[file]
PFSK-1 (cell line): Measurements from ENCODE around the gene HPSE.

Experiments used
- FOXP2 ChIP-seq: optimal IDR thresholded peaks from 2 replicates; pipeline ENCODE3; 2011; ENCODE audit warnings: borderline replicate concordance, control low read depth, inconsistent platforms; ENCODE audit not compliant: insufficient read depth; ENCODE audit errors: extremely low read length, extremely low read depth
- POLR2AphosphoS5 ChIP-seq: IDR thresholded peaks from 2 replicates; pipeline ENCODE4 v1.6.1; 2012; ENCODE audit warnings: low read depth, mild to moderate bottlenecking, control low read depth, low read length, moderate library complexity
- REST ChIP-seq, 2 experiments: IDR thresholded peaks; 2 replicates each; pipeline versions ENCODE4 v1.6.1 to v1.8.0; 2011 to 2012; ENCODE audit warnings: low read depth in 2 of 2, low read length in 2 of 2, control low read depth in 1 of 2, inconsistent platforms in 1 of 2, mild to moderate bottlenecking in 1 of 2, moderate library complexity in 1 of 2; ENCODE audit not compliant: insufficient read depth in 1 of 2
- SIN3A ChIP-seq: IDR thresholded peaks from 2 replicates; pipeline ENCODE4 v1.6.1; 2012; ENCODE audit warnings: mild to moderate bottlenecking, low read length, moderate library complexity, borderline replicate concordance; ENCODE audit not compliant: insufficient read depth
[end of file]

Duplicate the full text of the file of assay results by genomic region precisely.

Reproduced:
PFSK-1 (cell line): Measurements from ENCODE around the gene HPSE.

Experiments used
- FOXP2 ChIP-seq: optimal IDR thresholded peaks from 2 replicates; pipeline ENCODE3; 2011; ENCODE audit warnings: borderline replicate concordance, control low read depth, inconsistent platforms; ENCODE audit not compliant: insufficient read depth; ENCODE audit errors: extremely low read length, extremely low read depth
- POLR2AphosphoS5 ChIP-seq: IDR thresholded peaks from 2 replicates; pipeline ENCODE4 v1.6.1; 2012; ENCODE audit warnings: low read depth, mild to moderate bottlenecking, control low read depth, low read length, moderate library complexity
- REST ChIP-seq, 2 experiments: IDR thresholded peaks; 2 replicates each; pipeline versions ENCODE4 v1.6.1 to v1.8.0; 2011 to 2012; ENCODE audit warnings: low read depth in 2 of 2, low read length in 2 of 2, control low read depth in 1 of 2, inconsistent platforms in 1 of 2, mild to moderate bottlenecking in 1 of 2, moderate library complexity in 1 of 2; ENCODE audit not compliant: insufficient read depth in 1 of 2
- SIN3A ChIP-seq: IDR thresholded peaks from 2 replicates; pipeline ENCODE4 v1.6.1; 2012; ENCODE audit warnings: mild to moderate bottlenecking, low read length, moderate library complexity, borderline replicate concordance; ENCODE audit not compliant: insufficient read depth